If you’ve walked into your local coffee shop and seen peaberry on the menu, you may be wondering what it is and why it can be one of the most expensive items available. If these questions have crossed your mind, this guide to peaberry coffee is for you. Find out what peaberry coffee is, how it is different from other coffee beans, and what to look for when trying or buying it.
What is Peaberry Coffee?
If the word peaberry makes you think of something used to make creamy vegetable soup or baked into pastries, rest assured it is coffee and not a tiny green vegetable or pie filling. When it comes to coffee, the word peaberry describes the coffee bean itself, not the origin or variety. Also referred to as caracol (Spanish for snail), peaberry coffee is a naturally occurring mutation present in arabica and robusta coffee varieties where only one bean develops inside of the coffee cherry instead of two. Peaberries occur in coffee varieties and growing regions worldwide, including Hawaii’s growing regions and coffee farms from Kona to Kauai.
Anatomy of a Coffee Cherry
To better understand exactly how a peaberry is different from other coffee beans, it is essential to know a bit about the anatomy of a coffee cherry. The coffee beans you grind and brew for your morning cup of joe are the processed and roasted seeds of the coffee fruit.
Several layers of fruit and skin protect coffee seeds. The outermost surface of the coffee cherry is called the exocarp. Underneath the exocarp lies the mesocarp, a thin layer of fruit pulp. After the pulp, coffee beans are covered by a slimy layer called the parenchyma and then a papery endocarp, more commonly known as the parchment.
Usually, two flat coffee seeds are formed inside of the parchment layer in most coffee cherries and covered by yet another thin membrane called silver skin. However, in a peaberry coffee cherry, one seed fails to grow, and a singular round seed is formed instead. It’s not well known why this natural mutation occurs in 5-10% of harvested coffee cherries, but some theories suggest that environmental conditions or insufficient pollination could be contributing factors.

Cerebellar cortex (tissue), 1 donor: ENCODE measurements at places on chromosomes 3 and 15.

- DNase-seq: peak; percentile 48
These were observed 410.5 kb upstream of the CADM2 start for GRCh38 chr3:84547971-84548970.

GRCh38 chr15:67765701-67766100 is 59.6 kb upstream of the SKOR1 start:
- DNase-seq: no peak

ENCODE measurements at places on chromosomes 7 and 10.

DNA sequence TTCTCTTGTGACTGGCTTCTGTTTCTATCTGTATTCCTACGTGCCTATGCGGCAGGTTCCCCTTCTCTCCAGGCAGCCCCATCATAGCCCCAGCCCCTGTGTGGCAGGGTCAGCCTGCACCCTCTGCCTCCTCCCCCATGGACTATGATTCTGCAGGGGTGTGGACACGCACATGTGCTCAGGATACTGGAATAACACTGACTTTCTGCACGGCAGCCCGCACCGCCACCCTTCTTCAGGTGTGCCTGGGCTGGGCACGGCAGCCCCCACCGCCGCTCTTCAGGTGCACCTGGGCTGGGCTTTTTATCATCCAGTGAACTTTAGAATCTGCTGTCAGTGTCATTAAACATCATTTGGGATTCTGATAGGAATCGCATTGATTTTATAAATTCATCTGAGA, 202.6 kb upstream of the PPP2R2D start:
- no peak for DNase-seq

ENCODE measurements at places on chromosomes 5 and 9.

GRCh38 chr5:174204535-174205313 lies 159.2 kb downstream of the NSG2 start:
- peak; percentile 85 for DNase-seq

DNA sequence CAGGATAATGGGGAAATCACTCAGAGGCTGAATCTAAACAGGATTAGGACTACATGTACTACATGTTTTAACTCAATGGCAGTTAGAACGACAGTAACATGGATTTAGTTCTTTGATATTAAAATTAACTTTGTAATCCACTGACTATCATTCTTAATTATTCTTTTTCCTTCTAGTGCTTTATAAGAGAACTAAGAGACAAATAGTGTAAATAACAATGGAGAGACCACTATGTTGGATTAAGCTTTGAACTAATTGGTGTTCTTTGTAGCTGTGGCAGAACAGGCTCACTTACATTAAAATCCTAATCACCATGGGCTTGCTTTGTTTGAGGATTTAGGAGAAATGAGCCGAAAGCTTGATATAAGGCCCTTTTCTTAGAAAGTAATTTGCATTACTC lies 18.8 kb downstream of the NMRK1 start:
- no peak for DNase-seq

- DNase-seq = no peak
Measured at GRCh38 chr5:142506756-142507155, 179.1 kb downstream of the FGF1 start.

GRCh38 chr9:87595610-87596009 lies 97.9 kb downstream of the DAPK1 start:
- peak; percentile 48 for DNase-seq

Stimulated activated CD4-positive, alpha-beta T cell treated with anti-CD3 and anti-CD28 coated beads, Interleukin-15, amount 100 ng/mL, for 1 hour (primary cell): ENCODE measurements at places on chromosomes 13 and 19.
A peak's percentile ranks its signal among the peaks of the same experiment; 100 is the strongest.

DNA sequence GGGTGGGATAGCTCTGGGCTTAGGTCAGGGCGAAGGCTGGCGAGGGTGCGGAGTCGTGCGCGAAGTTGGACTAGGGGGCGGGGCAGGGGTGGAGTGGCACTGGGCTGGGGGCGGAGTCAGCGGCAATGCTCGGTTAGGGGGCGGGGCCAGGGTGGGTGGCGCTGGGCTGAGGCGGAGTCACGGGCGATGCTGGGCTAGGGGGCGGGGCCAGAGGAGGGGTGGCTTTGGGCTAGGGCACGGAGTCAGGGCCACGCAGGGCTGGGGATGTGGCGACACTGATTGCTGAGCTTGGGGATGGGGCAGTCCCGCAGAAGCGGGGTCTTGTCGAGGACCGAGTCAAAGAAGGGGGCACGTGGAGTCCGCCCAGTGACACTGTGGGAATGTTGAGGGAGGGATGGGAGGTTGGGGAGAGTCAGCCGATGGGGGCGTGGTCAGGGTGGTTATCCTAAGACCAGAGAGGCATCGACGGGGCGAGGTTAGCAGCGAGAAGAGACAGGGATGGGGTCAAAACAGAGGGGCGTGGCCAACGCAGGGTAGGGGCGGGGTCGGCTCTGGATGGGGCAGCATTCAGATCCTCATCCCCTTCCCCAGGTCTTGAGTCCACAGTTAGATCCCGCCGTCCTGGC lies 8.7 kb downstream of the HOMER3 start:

Harvesting Peaberry Coffee
From the outside, coffee cherries that contain peaberries and coffee cherries that have two seeds look the same and are harvested in the same way. We use mechanical harvesters to collect up to 180,000 pounds of coffee cherries per day from the 3,100-acre Kauai Coffee farm. Once the cherries are harvested and dried, the peaberries are sifted from the larger beans, roasted, and packaged separately.
Roasting and Taste
Because peaberries are the only seed inside the coffee cherry, they tend to be smaller, rounder, and denser than their two-seeded counterparts. These characteristics can affect how evenly the bean roasts, which can affect the flavor. Peaberry lovers and some professional coffee graders also believe that because the single peaberry bean receives all of the nutrients of the coffee cherry rather than sharing with another seed, peaberries can have more caffeine and taste sweeter than other beans as well.
Kauai Coffee Estate Reserve Specialty Peaberry Coffees
We’re proud to offer peaberry fans several products to love! Learn more about each one below and try free samples at the Kauai Coffee Visitor Center. Order online or subscribe and save for direct-to-door shipping anywhere in the world.
- Dark Roast Estate Reserve Peaberry: Intense and lively with a pleasantly dry and smoky character when settled.
- Medium Roast Estate Reserve Peaberry: An arousing cup of coffee with a sweet fragrance and bright, citrusy flavor notes. It is a coffee brimming with tropical sunshine!
- Dark Roast Mundo Novo Peaberry: Sweet finish with a medium body.